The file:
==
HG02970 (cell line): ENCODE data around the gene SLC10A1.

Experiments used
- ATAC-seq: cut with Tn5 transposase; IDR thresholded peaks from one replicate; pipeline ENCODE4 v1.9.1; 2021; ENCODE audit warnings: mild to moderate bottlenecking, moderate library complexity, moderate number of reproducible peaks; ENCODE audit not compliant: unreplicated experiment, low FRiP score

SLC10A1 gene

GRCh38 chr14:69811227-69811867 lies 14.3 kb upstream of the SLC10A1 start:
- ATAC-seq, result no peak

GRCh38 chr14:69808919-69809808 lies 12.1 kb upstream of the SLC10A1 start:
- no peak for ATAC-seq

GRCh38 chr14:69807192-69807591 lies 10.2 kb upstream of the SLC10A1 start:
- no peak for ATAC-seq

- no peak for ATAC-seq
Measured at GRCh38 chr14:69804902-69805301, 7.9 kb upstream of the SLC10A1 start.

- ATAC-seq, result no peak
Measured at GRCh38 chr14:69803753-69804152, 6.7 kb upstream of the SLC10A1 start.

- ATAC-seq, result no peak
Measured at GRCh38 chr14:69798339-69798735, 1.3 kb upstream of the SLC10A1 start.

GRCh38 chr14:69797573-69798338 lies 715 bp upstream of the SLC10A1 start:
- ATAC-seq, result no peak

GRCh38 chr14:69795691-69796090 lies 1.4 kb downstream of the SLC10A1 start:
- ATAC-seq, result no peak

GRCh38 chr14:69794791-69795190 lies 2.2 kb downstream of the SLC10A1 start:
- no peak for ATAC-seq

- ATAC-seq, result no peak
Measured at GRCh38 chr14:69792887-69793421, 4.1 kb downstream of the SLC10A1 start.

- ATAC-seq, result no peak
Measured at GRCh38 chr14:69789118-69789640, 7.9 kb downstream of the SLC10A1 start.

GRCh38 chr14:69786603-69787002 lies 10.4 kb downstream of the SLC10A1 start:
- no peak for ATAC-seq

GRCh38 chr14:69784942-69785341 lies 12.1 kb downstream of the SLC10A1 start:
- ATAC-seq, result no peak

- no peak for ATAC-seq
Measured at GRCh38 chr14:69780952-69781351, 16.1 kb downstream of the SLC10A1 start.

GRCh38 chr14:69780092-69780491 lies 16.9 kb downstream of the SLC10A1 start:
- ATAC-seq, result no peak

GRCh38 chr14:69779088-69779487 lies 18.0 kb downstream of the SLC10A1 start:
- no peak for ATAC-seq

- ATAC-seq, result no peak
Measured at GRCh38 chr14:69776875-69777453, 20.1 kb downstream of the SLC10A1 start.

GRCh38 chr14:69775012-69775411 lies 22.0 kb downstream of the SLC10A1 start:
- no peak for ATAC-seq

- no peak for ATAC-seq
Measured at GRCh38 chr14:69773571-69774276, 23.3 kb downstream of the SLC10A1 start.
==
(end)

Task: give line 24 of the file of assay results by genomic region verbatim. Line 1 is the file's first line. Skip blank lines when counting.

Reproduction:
Measured at GRCh38 chr14:69792887-69793421, 4.1 kb downstream of the SLC10A1 start.